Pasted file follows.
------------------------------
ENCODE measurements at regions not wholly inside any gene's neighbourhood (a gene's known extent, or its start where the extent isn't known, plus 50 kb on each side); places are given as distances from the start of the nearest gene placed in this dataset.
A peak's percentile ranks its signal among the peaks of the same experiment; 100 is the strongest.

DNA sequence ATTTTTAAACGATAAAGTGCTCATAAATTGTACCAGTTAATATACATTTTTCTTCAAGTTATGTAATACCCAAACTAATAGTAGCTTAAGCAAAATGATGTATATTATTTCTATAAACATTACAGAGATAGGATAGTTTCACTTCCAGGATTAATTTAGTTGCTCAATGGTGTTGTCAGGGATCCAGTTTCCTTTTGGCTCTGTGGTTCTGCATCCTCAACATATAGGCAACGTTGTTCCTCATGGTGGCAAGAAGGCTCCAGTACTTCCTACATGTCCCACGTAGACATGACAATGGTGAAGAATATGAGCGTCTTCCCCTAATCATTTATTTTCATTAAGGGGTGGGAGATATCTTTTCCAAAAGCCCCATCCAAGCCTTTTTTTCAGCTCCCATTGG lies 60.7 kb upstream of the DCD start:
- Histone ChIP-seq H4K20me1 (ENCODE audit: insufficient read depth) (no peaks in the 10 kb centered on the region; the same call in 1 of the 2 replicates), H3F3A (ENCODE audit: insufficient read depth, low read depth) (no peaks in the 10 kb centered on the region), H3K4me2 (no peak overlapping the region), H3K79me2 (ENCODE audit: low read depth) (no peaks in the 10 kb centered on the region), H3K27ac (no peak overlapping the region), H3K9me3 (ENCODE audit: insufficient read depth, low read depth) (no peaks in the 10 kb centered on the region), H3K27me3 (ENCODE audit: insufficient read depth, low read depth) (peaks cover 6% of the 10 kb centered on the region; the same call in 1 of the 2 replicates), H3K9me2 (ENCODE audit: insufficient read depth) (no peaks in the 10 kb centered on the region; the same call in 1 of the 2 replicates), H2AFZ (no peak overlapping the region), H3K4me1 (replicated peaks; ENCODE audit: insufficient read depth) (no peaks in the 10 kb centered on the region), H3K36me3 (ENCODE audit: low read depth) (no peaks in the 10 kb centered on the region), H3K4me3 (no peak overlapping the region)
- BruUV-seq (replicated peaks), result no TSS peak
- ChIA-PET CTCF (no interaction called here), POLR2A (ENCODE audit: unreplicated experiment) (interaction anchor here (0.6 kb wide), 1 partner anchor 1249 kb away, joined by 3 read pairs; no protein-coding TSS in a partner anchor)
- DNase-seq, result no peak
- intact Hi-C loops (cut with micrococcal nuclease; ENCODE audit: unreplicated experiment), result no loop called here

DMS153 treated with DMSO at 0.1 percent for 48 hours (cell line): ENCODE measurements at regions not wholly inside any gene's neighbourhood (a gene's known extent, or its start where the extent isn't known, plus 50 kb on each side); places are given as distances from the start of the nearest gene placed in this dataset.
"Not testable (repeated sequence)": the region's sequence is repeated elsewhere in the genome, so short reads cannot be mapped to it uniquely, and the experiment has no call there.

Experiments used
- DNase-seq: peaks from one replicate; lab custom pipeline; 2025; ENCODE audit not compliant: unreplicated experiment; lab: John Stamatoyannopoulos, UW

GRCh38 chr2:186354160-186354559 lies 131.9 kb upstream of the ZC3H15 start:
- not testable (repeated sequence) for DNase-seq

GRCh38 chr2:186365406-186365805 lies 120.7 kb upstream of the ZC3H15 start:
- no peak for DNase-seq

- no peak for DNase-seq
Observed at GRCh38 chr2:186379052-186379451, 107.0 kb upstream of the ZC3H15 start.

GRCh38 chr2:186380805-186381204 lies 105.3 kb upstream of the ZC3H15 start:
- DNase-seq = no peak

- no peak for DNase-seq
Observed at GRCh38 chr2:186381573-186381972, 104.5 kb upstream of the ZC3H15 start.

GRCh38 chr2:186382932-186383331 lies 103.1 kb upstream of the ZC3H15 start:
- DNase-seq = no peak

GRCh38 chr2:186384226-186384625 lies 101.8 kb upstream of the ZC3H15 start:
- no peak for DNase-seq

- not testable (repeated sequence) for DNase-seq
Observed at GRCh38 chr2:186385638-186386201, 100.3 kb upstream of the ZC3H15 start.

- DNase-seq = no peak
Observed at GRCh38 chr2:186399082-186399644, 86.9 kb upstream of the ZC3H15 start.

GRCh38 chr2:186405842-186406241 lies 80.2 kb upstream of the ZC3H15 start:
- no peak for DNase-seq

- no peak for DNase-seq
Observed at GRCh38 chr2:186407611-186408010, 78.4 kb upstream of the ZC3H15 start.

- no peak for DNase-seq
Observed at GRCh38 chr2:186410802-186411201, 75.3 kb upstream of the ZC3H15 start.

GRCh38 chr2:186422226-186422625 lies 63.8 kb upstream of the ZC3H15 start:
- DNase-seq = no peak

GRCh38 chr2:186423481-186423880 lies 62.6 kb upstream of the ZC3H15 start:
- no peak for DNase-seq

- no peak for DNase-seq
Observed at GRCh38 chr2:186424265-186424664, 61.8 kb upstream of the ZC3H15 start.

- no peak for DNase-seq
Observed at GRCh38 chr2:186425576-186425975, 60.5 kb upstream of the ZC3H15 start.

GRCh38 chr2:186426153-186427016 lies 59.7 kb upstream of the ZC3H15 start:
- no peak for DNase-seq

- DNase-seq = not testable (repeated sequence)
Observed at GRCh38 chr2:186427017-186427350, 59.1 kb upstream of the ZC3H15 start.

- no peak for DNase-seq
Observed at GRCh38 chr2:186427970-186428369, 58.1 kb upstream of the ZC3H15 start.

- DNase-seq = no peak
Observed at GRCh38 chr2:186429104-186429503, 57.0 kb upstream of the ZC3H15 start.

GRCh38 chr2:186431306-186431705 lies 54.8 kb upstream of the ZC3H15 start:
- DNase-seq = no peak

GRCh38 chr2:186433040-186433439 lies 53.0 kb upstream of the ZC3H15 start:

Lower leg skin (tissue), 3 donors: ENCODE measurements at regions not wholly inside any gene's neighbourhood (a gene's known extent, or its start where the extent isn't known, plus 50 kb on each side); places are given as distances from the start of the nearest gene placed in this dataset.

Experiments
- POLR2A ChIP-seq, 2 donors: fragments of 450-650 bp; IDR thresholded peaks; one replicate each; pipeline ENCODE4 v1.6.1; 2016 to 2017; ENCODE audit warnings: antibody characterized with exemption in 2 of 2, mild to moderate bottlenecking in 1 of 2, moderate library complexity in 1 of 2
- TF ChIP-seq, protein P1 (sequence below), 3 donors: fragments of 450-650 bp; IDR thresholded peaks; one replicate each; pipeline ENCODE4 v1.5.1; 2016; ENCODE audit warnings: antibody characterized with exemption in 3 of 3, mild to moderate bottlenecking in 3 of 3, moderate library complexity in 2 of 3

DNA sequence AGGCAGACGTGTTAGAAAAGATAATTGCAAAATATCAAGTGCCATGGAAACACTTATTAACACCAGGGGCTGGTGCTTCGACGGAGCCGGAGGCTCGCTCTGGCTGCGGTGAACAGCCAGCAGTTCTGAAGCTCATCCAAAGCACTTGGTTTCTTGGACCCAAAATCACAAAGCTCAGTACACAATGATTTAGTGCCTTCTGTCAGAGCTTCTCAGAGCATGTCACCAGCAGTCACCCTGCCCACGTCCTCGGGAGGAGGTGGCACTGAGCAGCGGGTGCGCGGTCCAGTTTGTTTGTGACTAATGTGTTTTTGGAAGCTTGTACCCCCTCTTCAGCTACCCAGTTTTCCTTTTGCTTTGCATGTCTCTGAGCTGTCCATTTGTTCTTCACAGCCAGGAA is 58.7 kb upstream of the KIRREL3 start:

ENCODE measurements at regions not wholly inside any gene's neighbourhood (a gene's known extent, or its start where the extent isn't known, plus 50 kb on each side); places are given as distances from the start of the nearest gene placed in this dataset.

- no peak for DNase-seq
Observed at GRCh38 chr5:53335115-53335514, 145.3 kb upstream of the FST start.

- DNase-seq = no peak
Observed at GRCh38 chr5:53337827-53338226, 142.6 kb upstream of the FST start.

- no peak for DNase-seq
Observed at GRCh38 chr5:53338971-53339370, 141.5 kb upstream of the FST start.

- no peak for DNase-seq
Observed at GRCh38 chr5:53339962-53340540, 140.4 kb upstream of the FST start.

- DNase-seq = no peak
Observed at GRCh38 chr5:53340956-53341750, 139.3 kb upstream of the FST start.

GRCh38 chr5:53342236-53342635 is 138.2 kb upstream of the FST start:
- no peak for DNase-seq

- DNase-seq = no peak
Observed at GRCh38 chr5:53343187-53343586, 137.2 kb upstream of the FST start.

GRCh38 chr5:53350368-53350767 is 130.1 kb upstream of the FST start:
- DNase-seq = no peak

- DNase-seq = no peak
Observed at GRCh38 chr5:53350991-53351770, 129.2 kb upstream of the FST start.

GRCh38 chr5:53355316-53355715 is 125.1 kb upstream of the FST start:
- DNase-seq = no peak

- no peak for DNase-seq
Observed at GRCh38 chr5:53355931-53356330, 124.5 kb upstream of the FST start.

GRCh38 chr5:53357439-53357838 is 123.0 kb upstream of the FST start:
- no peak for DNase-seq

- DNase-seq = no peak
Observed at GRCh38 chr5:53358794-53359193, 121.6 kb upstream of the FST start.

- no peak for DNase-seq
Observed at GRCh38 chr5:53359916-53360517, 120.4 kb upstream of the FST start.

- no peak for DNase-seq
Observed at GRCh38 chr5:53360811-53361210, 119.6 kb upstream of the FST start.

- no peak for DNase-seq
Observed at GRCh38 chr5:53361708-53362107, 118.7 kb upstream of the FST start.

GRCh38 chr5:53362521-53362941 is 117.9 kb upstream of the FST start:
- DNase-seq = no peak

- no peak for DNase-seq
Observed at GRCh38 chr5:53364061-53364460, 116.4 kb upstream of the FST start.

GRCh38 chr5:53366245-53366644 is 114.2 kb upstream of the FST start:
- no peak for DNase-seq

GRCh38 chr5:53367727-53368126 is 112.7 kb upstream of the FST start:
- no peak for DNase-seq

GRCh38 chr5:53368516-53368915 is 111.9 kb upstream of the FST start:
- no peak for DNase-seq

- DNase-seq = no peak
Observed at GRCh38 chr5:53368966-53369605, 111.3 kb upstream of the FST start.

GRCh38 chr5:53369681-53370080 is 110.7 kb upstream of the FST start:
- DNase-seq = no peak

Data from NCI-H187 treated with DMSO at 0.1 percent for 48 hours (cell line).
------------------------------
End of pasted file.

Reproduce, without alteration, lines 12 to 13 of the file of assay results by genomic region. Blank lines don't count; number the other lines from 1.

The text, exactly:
- DNase-seq: peaks from one replicate; lab custom pipeline; 2025; ENCODE audit not compliant: unreplicated experiment; lab: John Stamatoyannopoulos, UW

GRCh38 chr2:186354160-186354559 lies 131.9 kb upstream of the ZC3H15 start: